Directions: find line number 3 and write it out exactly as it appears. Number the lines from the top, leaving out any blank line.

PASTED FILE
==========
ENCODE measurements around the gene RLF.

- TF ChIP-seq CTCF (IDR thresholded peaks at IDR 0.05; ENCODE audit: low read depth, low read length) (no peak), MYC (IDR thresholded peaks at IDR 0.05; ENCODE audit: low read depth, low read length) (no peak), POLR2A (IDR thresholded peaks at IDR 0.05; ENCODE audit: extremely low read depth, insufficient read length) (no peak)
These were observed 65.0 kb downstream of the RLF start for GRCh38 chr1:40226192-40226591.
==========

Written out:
These were observed 65.0 kb downstream of the RLF start for GRCh38 chr1:40226192-40226591.